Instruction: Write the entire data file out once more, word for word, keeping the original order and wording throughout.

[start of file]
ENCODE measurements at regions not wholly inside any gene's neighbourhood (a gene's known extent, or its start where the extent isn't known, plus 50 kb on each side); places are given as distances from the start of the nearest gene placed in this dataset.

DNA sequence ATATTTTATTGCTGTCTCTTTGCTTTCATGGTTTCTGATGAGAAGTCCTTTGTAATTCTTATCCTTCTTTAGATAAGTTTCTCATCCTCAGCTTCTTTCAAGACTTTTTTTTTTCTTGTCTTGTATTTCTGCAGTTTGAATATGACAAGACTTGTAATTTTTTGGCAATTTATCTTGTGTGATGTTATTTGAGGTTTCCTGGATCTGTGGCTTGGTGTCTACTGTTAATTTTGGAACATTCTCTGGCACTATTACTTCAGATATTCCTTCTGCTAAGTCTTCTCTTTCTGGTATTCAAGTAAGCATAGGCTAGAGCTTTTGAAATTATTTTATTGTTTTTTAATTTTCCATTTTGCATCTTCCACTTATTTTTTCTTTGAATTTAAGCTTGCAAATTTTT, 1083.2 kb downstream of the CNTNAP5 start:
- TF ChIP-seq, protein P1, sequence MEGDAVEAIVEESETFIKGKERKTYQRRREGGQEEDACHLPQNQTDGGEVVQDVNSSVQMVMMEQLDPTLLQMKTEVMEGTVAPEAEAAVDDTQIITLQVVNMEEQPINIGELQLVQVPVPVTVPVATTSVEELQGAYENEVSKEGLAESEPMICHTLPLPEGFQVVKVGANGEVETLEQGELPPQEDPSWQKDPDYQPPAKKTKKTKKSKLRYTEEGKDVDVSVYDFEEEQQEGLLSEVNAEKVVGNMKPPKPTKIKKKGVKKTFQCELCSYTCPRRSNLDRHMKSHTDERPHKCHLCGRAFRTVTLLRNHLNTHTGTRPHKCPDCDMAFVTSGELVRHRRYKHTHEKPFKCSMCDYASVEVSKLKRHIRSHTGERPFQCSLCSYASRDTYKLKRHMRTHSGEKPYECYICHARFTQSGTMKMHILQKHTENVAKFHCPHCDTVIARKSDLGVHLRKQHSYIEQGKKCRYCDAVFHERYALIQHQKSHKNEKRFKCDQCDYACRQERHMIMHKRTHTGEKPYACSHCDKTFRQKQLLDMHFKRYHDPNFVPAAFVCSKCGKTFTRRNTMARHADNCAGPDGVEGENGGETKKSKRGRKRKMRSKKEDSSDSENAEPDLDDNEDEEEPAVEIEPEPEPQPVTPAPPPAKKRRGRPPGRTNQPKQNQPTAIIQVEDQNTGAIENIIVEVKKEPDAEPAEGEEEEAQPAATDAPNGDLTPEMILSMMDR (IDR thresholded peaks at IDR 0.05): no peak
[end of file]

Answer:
ENCODE measurements at regions not wholly inside any gene's neighbourhood (a gene's known extent, or its start where the extent isn't known, plus 50 kb on each side); places are given as distances from the start of the nearest gene placed in this dataset.

DNA sequence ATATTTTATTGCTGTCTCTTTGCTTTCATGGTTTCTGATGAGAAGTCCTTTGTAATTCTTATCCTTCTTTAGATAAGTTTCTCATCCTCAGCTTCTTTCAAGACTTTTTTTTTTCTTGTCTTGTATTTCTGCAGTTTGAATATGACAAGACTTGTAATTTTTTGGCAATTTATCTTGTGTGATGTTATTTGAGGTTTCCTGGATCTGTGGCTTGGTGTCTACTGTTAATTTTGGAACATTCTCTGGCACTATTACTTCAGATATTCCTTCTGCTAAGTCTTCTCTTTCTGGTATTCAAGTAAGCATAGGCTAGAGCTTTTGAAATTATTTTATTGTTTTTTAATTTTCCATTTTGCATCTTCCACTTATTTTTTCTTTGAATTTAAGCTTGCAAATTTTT, 1083.2 kb downstream of the CNTNAP5 start:
- TF ChIP-seq, protein P1, sequence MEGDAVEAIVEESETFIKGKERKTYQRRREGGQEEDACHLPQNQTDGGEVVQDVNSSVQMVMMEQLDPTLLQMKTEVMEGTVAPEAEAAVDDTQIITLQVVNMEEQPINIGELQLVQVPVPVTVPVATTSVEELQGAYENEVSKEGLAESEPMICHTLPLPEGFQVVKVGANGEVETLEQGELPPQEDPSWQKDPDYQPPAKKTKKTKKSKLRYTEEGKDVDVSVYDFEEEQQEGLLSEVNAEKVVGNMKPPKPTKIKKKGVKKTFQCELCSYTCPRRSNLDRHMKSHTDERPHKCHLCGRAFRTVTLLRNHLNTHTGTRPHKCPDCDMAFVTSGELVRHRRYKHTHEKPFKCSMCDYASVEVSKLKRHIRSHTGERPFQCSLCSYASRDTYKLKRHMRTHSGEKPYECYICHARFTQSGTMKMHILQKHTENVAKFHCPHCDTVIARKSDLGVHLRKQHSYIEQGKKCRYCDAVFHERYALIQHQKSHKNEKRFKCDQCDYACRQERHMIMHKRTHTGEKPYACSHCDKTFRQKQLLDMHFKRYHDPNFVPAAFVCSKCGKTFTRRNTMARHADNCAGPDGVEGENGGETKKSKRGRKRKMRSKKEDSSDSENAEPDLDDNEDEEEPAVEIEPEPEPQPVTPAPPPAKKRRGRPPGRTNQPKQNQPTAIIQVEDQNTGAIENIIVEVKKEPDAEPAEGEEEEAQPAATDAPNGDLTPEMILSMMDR (IDR thresholded peaks at IDR 0.05): no peak